Tess’s assertion that the answers she seeks are not to be found in books indicates that she wants to learn directly from life experiences. Tess is ready to experience the world, and, of course, she has already made some mistakes as a result. Her assertion demonstrates that she wants to become knowledgeable and self-sufficient. In other words, she does not want to rely on anyone else. This independence contrasts with the way Tess’s mother used to consult the fortune-telling book for all her guidance. In the same way that Angel seeks to become independent from his family’s current legacy, Tess wants to become independent of hers.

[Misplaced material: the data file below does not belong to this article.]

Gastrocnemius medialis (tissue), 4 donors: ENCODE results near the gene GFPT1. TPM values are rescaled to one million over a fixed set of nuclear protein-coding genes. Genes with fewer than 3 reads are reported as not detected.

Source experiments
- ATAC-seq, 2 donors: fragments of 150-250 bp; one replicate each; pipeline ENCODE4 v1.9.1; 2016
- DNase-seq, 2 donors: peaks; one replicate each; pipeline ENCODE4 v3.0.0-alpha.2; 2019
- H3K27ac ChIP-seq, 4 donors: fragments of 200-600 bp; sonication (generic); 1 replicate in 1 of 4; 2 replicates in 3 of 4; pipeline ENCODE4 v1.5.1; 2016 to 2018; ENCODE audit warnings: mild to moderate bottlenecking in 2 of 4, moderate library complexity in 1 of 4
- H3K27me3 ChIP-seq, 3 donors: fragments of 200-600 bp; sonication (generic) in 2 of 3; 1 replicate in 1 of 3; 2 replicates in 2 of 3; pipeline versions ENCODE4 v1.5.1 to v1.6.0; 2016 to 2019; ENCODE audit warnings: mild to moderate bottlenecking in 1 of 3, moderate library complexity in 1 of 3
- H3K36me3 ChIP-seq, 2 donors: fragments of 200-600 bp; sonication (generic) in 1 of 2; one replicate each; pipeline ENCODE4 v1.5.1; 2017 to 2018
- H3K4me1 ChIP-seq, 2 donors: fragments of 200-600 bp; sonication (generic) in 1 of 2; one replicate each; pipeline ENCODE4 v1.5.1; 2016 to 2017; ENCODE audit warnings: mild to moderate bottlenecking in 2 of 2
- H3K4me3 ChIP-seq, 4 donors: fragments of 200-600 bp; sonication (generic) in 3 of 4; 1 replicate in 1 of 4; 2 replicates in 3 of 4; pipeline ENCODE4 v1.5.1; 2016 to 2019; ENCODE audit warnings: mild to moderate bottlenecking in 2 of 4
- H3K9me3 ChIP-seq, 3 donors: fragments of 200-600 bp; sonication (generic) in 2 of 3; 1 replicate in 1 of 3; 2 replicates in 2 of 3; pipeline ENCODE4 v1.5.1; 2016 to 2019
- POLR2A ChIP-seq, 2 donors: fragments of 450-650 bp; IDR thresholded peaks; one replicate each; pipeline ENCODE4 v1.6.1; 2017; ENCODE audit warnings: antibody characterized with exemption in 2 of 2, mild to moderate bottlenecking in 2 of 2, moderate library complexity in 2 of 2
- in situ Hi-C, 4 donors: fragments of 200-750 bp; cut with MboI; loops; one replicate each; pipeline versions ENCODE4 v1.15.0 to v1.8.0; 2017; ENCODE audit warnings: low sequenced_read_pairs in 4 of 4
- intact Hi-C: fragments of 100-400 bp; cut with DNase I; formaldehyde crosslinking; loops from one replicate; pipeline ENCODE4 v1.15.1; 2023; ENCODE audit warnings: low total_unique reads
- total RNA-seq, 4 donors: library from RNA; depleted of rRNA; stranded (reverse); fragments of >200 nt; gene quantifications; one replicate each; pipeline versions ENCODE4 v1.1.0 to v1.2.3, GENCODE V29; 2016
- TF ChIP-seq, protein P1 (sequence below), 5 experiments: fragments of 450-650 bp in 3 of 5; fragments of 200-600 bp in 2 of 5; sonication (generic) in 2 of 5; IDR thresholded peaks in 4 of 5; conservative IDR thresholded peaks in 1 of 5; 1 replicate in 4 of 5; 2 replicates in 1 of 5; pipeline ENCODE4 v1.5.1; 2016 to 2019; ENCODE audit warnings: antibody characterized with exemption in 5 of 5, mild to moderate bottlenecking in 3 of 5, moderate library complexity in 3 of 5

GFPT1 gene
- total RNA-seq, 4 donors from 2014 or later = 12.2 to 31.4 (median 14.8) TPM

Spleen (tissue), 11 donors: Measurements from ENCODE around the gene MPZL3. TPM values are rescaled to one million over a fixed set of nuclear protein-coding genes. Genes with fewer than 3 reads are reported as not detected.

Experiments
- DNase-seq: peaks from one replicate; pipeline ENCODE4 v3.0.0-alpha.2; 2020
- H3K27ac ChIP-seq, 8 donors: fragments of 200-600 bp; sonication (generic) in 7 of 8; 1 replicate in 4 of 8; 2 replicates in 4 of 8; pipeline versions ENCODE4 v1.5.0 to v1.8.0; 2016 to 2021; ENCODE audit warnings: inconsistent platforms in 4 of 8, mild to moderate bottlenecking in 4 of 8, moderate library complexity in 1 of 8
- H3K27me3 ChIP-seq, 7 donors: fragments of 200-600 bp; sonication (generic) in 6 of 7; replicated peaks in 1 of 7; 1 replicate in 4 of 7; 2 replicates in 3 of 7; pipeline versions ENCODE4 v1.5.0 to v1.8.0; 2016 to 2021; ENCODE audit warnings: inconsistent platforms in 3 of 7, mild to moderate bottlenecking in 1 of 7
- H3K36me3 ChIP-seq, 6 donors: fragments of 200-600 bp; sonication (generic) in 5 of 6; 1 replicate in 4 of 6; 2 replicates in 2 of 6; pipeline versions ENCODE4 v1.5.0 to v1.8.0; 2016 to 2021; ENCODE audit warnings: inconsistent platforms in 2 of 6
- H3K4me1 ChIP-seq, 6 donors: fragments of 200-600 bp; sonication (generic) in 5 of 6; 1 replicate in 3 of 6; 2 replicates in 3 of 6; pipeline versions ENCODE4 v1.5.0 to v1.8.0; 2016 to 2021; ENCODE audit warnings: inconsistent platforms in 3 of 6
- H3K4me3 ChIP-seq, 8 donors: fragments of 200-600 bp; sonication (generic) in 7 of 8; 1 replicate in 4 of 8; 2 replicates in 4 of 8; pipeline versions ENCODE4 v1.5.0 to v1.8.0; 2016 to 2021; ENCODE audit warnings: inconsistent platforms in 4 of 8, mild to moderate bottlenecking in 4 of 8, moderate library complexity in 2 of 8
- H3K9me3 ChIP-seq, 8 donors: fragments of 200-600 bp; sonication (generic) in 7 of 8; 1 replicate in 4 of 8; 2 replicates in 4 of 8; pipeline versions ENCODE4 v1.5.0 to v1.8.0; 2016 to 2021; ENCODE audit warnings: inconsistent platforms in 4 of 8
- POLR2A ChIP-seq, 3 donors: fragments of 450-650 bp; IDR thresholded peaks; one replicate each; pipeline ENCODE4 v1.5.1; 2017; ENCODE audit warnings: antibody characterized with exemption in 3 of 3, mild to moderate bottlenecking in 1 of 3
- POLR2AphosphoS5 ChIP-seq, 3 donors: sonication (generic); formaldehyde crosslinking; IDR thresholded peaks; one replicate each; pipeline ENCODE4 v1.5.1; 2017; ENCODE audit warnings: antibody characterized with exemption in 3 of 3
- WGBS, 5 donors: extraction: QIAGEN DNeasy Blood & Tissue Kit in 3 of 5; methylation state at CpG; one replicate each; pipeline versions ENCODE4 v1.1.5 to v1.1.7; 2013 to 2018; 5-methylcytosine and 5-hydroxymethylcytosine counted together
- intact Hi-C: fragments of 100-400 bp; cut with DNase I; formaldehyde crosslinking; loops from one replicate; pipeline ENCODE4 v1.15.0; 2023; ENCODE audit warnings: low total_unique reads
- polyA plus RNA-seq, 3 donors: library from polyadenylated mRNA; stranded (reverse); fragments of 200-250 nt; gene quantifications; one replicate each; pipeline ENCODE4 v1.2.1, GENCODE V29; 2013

These chapters fully introduce Angel into the novel. A great deal of narrative and an entire chapter are devoted to summarizing his recent accomplishments and family background. Given that Angel is introduced immediately after the saga between Tess and the ruthless Alec d’Urberville, the contrasts between these two men emerge vividly in these chapters. For instance, Angel has soothing, elegant conversations with Tess and gives her classical, idealistic nicknames like “Artemis” and “Demeter.” Alec, on the other hand, mocks her with demeaning words and low-society nicknames like “coz.” Through this juxtaposition, Angel appears an angel and a savior to the troubled but coping Tess.